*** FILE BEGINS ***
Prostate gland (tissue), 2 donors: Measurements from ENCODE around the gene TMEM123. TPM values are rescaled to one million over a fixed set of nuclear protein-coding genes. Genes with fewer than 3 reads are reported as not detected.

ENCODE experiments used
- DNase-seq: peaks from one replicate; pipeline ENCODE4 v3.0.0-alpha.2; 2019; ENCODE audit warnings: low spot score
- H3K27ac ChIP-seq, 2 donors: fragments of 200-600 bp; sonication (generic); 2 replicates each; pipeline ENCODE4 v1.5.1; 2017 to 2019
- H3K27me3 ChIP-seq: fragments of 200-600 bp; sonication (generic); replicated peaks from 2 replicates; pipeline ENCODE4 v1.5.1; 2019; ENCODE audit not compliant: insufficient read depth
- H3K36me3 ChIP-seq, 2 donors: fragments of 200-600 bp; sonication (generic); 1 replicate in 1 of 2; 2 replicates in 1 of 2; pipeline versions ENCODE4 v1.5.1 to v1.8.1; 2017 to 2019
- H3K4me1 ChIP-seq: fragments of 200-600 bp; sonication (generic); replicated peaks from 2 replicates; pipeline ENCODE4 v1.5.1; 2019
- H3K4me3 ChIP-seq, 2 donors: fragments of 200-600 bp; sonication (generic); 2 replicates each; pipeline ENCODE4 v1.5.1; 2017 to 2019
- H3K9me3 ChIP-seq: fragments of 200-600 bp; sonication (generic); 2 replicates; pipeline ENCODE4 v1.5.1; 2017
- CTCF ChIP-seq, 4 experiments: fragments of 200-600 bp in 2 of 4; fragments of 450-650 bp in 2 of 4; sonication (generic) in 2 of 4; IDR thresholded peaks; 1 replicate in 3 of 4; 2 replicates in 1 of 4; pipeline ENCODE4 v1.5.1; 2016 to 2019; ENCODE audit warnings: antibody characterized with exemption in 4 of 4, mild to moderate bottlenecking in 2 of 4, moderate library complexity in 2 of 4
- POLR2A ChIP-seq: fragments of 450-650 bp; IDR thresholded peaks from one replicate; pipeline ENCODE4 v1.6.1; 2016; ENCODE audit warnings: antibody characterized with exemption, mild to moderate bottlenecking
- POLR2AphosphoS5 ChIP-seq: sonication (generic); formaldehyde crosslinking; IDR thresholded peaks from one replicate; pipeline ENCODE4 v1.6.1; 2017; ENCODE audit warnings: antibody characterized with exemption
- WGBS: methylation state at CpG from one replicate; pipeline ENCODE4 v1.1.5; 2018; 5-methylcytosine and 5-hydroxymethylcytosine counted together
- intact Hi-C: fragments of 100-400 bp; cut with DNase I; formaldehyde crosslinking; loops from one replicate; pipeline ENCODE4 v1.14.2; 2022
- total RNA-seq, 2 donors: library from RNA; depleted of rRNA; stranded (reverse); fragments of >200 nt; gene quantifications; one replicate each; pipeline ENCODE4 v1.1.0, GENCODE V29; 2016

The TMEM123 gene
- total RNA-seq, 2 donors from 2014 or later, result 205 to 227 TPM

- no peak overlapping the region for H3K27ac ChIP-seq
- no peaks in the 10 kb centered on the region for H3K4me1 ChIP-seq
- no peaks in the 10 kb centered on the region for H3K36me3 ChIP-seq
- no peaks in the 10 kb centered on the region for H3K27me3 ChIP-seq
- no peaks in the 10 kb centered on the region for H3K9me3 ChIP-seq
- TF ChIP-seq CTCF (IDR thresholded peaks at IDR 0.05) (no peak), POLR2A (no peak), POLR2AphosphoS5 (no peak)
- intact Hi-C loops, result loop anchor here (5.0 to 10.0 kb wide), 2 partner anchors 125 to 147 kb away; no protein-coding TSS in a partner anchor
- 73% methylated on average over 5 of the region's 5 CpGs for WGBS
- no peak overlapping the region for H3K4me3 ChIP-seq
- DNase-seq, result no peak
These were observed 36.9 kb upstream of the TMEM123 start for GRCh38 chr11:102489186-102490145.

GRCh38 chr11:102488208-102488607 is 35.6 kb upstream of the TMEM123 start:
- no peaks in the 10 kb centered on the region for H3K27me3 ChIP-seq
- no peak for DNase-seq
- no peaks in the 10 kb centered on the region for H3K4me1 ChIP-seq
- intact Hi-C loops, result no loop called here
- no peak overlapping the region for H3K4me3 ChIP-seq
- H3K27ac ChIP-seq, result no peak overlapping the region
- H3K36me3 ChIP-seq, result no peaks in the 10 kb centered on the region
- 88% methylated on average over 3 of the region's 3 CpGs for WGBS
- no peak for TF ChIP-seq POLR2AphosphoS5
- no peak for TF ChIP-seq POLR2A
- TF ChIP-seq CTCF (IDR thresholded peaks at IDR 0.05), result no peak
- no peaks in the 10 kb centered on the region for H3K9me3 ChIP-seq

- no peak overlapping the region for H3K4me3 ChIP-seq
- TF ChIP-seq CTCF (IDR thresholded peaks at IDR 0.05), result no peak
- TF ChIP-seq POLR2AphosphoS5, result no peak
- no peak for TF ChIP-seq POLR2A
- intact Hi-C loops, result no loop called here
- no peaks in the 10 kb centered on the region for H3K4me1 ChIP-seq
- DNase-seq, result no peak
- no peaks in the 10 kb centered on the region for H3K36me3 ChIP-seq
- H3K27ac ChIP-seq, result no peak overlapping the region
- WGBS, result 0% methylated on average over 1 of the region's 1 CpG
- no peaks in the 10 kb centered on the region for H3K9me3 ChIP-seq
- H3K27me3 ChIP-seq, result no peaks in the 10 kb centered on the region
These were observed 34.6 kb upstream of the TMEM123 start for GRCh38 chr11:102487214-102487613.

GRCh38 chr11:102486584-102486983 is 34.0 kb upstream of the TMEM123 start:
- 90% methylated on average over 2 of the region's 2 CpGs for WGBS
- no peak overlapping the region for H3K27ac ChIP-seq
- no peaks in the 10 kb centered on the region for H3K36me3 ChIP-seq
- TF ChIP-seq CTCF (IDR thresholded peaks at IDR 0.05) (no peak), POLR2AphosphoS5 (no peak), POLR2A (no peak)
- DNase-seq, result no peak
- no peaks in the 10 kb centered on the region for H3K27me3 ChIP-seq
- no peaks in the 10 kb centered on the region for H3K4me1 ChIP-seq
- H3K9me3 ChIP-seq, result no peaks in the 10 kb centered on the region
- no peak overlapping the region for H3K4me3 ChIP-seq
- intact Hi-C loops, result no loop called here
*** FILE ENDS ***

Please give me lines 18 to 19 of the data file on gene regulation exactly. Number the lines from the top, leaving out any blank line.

- no peak overlapping the region for H3K27ac ChIP-seq
- no peaks in the 10 kb centered on the region for H3K4me1 ChIP-seq